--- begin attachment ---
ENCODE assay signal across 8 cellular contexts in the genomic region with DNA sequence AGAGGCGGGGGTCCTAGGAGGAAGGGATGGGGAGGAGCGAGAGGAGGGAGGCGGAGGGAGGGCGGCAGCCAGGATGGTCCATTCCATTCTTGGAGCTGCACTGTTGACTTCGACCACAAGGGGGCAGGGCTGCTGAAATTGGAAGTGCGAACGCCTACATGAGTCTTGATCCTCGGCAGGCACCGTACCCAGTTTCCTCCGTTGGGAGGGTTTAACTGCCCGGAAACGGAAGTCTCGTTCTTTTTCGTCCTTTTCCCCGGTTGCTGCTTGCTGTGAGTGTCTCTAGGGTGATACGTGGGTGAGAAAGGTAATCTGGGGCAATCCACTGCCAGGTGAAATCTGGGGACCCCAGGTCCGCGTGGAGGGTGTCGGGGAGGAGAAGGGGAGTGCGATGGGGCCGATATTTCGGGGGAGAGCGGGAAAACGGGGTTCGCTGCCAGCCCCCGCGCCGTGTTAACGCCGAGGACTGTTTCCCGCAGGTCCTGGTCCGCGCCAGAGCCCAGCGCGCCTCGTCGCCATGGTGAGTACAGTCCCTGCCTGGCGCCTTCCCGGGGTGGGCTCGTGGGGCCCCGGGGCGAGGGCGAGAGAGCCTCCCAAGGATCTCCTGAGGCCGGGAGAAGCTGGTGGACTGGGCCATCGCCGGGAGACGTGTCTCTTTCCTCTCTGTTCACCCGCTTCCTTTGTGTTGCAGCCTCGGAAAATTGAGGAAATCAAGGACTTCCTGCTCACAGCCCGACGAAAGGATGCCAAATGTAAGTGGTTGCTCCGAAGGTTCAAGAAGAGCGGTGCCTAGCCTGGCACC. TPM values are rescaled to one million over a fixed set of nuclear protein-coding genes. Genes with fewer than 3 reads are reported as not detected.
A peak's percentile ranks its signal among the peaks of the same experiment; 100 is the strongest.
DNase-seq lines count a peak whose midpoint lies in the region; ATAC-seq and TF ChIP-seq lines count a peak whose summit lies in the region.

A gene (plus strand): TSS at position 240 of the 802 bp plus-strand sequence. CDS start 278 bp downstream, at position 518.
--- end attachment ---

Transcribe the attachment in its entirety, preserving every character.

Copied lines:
ENCODE assay signal across 8 cellular contexts in the genomic region with DNA sequence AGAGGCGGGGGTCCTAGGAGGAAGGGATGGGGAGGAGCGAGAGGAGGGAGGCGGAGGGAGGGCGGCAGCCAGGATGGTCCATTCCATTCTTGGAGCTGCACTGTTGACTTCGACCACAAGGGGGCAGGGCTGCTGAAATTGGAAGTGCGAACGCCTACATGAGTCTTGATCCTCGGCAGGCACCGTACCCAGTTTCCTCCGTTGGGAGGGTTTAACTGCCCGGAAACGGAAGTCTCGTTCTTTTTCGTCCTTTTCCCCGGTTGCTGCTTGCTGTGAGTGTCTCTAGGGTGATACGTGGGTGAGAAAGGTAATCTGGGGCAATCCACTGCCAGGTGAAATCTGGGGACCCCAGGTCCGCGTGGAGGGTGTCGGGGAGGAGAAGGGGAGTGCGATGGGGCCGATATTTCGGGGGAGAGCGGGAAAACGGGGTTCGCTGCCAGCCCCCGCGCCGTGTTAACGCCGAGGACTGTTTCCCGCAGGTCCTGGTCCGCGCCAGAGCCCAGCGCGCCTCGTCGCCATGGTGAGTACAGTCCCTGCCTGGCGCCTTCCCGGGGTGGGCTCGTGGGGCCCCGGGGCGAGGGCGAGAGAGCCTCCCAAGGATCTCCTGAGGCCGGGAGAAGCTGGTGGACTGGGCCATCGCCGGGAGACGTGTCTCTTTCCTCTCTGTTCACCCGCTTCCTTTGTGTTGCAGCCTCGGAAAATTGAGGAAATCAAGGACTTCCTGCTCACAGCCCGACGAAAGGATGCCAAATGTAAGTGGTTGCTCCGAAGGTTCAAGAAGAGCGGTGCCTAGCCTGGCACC. TPM values are rescaled to one million over a fixed set of nuclear protein-coding genes. Genes with fewer than 3 reads are reported as not detected.
A peak's percentile ranks its signal among the peaks of the same experiment; 100 is the strongest.
DNase-seq lines count a peak whose midpoint lies in the region; ATAC-seq and TF ChIP-seq lines count a peak whose summit lies in the region.

A gene (plus strand): TSS at position 240 of the 802 bp plus-strand sequence. CDS start 278 bp downstream, at position 518.